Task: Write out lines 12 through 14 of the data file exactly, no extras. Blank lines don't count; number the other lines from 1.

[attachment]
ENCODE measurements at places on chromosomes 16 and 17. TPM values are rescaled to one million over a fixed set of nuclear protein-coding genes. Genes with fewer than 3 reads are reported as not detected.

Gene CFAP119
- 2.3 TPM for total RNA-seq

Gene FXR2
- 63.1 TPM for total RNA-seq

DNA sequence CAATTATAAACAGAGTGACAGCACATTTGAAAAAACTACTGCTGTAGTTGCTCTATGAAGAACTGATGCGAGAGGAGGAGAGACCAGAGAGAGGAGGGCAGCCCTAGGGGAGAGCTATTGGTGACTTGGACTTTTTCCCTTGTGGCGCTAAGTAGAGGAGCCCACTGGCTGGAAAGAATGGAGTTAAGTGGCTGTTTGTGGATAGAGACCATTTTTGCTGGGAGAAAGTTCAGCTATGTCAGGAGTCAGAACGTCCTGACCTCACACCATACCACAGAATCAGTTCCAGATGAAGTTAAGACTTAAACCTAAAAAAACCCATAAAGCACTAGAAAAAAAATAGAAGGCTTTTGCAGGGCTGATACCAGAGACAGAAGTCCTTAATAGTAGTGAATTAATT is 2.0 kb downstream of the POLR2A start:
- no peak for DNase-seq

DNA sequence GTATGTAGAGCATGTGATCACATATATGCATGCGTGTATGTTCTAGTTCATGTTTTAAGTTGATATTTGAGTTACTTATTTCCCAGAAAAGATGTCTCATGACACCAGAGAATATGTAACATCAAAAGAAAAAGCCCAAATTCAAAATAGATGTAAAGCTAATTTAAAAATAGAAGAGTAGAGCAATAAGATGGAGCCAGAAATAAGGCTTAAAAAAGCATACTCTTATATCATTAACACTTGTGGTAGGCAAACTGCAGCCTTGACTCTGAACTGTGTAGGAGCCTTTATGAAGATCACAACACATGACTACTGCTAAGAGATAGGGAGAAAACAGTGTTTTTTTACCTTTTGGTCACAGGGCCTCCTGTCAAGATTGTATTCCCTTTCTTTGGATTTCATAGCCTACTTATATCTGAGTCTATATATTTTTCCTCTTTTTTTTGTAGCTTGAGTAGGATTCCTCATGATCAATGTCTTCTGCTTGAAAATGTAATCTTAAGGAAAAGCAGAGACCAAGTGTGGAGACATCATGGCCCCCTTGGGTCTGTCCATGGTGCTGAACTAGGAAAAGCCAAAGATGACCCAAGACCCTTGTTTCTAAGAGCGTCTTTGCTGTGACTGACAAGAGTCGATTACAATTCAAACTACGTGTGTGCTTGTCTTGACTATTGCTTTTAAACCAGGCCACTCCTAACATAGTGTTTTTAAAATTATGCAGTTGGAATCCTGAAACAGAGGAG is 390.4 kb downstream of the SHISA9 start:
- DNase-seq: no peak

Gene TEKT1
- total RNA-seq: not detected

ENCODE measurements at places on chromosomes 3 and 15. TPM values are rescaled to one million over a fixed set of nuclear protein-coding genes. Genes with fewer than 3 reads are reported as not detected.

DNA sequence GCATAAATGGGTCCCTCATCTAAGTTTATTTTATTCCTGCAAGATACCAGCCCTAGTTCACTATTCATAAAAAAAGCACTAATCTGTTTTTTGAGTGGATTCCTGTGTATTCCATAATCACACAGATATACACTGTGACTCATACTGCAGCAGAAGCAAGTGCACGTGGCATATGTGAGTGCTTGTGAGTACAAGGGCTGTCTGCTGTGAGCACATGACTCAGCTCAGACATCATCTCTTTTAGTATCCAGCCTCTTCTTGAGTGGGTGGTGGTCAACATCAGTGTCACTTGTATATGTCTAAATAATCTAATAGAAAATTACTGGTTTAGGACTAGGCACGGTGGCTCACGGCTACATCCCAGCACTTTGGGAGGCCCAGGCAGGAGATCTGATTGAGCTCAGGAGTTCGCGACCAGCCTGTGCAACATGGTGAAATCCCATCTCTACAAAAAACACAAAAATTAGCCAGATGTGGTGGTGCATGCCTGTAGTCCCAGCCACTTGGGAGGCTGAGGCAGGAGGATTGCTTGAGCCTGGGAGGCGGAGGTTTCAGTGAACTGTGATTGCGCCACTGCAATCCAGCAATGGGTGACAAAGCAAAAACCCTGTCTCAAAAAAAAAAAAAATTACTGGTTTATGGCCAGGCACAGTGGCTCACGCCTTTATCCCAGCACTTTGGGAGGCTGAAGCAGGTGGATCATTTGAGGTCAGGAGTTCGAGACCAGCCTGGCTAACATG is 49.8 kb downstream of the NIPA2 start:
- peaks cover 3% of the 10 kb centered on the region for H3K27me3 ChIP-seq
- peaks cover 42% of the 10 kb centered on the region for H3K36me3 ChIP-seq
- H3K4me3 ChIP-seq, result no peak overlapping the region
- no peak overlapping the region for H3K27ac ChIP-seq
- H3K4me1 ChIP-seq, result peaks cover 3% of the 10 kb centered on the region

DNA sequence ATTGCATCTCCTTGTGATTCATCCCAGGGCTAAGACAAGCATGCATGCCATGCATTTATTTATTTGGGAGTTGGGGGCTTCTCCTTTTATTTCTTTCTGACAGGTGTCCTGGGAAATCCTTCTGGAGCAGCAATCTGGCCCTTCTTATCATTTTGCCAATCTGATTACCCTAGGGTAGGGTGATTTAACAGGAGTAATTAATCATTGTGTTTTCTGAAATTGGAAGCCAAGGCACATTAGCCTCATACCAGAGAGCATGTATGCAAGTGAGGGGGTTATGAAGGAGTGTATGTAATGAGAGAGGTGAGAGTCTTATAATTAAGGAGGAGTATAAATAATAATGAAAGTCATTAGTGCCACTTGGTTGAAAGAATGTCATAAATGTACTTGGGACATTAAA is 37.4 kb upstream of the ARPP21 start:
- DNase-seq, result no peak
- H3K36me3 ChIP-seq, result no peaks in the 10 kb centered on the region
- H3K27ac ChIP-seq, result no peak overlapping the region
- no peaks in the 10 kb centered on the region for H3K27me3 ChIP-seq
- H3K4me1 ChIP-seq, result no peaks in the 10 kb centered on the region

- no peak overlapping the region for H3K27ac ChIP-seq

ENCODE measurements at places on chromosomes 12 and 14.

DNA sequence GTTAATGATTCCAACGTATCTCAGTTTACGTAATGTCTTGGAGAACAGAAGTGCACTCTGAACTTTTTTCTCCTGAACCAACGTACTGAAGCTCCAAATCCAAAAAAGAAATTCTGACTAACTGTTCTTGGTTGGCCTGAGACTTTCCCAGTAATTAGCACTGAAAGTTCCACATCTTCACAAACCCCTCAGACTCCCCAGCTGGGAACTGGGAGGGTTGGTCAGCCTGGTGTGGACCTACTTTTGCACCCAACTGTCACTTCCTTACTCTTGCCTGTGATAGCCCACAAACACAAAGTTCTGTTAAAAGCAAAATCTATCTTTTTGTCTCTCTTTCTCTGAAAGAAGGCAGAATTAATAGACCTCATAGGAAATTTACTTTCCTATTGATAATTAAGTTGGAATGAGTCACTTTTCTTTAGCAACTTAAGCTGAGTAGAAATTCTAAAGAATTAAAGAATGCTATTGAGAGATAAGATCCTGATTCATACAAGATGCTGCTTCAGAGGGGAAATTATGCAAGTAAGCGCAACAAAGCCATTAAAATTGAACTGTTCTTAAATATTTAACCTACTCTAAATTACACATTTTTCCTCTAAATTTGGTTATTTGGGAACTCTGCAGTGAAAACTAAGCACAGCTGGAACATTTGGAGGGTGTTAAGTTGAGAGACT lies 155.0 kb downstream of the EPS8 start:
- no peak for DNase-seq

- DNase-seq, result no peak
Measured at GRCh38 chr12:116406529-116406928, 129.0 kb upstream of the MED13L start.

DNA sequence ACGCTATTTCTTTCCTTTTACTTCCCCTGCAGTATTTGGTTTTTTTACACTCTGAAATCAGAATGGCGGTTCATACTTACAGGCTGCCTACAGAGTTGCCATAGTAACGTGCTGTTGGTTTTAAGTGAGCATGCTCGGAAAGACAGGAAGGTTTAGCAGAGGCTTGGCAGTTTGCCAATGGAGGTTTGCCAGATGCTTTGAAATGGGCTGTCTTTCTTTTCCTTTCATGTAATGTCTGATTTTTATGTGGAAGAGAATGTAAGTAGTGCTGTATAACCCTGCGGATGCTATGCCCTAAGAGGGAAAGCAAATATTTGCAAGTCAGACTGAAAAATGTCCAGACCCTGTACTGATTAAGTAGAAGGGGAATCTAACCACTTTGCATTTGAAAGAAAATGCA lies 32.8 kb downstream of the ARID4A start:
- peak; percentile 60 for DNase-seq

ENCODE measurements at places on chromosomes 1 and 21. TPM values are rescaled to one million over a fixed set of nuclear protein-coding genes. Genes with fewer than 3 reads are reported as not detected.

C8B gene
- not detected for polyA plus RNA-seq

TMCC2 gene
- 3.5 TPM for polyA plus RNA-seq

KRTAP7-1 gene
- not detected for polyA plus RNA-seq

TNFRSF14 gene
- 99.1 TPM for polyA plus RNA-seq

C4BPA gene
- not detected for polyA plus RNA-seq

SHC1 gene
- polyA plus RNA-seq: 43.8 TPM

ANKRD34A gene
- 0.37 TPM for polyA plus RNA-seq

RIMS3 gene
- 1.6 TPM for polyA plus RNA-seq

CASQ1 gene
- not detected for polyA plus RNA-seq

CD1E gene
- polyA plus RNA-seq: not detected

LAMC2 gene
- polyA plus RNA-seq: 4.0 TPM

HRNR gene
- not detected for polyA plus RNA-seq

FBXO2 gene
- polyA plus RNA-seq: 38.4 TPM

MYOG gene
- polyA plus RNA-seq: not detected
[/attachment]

ENCODE measurements at places on chromosomes 3 and 15. TPM values are rescaled to one million over a fixed set of nuclear protein-coding genes. Genes with fewer than 3 reads are reported as not detected.

DNA sequence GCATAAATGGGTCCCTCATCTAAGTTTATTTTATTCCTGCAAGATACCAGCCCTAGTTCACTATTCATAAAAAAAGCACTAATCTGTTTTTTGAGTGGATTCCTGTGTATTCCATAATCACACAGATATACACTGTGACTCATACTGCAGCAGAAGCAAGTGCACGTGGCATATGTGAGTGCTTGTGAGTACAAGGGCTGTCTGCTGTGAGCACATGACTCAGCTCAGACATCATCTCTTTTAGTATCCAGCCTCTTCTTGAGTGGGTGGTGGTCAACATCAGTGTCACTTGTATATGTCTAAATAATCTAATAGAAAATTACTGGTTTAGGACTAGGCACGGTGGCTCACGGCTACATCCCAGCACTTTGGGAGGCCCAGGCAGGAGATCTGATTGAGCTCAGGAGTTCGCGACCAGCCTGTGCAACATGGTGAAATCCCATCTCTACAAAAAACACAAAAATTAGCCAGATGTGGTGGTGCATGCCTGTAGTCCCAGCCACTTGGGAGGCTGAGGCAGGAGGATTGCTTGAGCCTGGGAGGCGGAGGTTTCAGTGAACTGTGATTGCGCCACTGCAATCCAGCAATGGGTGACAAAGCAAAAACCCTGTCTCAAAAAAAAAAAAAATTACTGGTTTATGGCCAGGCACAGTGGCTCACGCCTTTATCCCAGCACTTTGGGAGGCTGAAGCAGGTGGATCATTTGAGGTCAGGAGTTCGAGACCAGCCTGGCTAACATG is 49.8 kb downstream of the NIPA2 start:
- peaks cover 3% of the 10 kb centered on the region for H3K27me3 ChIP-seq